Many owners of a property in densely populated city districts are familiar with the problem: A narrow property usually does not offer enough space to design an urban villa with a garden. However, a new project in Vietnam proves that the problem can be solved with a little creativity. The architects at TAA Design have created a kitchen garden on the roof of a single-family house. We will take you on a virtual tour and explain how you can plant a roof terrace and what advantages it brings.
Planting the roof terrace: A small single-family house in Vietnam has a vegetable garden on the roof
The builders, a 50-year-old couple, commissioned the architects from TAA with the task of tearing down their old single-family house and erecting a modern building on the narrow plot of land. The terrain is located in a village. When the couple moved into their former house many years ago, the village was a bit away from the nearby town. The increasing development has meanwhile merged the border between town and villages and a metropolis was created. This left no free land for kitchen gardens, which were originally laid out at the end of the village. The builders, who had a vegetable garden all their lives, did not want to do without it.
The architects have therefore come up with a clever and space-saving solution and designed the city villa in such a way that the couple does not have to forego living space in favor of garden space. The U-shaped house has an inner courtyard where the builders can raise chicks, a small backyard as a retreat where a tree provides privacy and sun protection, and a spacious terrace for outdoor relaxation. The absolute highlight, however, is the roof terrace. It consists of several levels, is tiled and has several raised beds where vegetables, herbs and other useful plants can be planted.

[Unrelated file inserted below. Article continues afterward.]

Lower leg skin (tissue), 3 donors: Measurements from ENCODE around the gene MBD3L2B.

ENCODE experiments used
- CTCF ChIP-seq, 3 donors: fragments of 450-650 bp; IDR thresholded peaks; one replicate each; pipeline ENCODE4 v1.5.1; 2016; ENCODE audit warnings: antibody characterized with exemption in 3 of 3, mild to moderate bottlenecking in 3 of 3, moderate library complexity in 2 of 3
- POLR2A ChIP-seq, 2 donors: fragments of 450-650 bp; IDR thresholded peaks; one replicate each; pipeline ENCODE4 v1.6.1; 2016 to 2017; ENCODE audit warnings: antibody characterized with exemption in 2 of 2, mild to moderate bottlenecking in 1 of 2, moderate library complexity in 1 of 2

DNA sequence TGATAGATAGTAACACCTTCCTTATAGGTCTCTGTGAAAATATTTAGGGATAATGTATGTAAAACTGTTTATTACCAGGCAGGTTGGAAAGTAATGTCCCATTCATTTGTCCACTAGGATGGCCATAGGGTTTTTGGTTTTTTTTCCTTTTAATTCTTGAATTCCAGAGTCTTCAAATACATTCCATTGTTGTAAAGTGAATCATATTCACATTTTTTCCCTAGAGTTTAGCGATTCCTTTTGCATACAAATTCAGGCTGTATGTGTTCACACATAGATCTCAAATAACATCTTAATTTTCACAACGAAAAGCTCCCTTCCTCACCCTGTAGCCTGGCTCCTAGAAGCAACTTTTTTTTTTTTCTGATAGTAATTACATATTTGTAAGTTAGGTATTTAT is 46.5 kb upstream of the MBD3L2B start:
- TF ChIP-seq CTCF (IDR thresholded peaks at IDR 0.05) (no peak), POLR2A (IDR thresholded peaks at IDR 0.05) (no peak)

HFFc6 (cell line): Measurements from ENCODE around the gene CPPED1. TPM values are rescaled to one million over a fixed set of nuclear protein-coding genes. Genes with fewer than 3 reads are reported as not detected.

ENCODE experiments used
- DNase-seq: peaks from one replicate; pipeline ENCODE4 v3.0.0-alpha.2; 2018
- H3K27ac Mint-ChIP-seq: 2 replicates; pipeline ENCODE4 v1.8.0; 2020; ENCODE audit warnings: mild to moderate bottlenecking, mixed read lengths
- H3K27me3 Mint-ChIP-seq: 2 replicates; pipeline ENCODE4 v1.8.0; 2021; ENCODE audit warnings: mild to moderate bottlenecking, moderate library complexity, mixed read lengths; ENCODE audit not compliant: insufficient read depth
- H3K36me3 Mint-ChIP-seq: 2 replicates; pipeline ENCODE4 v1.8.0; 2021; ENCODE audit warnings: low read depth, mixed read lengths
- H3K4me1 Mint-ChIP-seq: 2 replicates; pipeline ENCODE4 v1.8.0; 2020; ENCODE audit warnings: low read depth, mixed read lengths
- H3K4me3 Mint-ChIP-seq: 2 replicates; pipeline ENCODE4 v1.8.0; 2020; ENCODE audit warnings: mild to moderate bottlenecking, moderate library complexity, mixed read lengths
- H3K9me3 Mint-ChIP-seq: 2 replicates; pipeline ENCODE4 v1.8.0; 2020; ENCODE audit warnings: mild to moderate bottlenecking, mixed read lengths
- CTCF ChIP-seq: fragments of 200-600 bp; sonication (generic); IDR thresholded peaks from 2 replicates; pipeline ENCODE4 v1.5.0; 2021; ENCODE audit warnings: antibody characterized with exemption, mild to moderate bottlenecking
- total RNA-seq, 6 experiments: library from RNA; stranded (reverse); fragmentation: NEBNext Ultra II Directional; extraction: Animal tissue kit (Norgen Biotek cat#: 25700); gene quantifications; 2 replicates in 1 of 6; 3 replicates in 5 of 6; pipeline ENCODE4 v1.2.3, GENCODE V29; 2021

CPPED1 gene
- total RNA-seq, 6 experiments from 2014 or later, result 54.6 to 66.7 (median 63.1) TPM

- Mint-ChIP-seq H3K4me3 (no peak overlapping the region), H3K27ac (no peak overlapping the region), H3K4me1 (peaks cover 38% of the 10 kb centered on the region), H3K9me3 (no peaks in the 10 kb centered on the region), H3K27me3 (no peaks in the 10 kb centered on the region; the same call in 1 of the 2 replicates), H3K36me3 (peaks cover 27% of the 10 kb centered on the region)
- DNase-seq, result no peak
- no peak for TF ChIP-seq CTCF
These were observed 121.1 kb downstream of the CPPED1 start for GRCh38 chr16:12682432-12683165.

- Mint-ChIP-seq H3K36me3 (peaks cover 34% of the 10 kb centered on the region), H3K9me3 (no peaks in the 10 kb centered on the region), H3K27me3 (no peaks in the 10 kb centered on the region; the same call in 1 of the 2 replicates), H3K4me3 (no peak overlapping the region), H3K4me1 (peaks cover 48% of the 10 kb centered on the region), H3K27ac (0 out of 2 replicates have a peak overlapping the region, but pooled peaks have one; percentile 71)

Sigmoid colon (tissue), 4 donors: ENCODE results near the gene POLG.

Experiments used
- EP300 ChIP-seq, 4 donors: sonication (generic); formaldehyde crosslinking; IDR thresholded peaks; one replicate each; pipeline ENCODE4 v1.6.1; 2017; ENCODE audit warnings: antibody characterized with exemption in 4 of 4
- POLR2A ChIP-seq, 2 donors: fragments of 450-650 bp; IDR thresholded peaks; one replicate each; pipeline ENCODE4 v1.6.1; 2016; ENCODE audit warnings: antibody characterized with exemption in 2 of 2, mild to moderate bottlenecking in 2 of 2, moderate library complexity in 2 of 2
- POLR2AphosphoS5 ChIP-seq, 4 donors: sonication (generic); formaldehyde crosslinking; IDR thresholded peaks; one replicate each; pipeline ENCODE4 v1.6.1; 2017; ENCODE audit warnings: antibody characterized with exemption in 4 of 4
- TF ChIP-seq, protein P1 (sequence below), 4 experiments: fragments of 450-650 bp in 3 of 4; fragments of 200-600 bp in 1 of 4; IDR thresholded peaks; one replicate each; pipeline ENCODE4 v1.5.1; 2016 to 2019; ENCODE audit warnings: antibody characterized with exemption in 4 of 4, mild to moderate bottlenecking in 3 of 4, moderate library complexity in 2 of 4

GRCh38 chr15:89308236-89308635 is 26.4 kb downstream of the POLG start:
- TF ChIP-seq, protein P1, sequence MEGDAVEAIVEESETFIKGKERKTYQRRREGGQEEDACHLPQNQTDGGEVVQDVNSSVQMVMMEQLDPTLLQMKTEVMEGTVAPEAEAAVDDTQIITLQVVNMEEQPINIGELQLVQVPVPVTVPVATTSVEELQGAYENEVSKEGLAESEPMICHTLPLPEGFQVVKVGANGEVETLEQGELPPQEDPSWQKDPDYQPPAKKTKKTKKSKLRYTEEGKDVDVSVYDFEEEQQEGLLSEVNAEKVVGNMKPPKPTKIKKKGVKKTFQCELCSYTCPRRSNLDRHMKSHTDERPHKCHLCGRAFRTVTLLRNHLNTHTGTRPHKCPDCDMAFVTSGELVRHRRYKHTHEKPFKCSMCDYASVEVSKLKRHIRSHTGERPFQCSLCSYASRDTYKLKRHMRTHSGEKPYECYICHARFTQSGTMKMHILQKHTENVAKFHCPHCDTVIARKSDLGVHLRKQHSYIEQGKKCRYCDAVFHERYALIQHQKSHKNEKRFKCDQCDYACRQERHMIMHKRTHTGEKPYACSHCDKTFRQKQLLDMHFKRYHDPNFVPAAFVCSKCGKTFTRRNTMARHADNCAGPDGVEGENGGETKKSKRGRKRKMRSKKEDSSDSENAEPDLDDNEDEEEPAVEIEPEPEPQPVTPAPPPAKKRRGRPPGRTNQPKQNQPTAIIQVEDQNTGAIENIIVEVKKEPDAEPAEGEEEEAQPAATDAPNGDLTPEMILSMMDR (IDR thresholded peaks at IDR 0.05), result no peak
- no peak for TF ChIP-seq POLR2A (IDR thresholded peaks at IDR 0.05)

The garden is not only an oasis in the open air, it is also designed to be extremely functional and practical. A staircase leads from the first floor to the roof terrace and allows quick access. The multiple levels create niches and corners in the shade and partial shade. In this way, the house residents can plant both sun and shade-loving vegetables on the roof. The planted roof terrace offers another decisive advantage: It serves as additional natural insulation. On hot sunny summer days, the temperatures in the house are several degrees lower than in the neighboring houses.
City villa on a narrow plot: inner courtyard as a connecting element
The inner courtyard not only visually connects the rooms, but also lets plenty of sunlight into the living area. It is shielded from the street by a high wall and partially covered. A balcony on the second floor casts a cooling shadow over the courtyard. At the same time, many openings allow a sufficient exchange of air and thus create a pleasant room climate in the rooms, which open to the inner courtyard through large sliding glass doors.
The room layout is very practical: on the ground floor there is a living area with kitchen and dining area that looks out onto the inner courtyard. A guest room for the grandchildren and a bathroom complete the living program on the first floor. A staircase leads to the second floor, where the grandparents’ sleeping area, another bathroom and storage space for wood are located. It is a sophisticated living concept with a functional interior design.
View from the ground floor into the sleeping area on the second floor. The high ceiling makes the living area appear larger
The small inner courtyard is an oasis of calm
The kitchen garden provides privacy for the balcony on the second floor
Several levels maximize the usable area of the roof terrace
City villa on a narrow plot in a densely built-up area
Fresh herbs and vegetables
The planted roof terrace offers additional insulation
Roof terrace on several levels
There are not only enough raised beds, but also plenty of space to set up flower pots
The roof terrace has numerous corners and niches that offer sun and wind protection
Creating a roof terrace with a kitchen garden – a practical solution for a city villa without a garden
The Stadvilla – view from above
Single-family house with inner courtyard – floor plan
Single-family house with inner courtyard: side view
The room distribution: living area with kitchen and dining area, guest room and bathroom
On the second floor there is a bedroom, another bathroom and a dressing room
An overview of the residential area
From a village to a suburb of a big city
The house is on the main road
The city map at a glance
Project by TAA design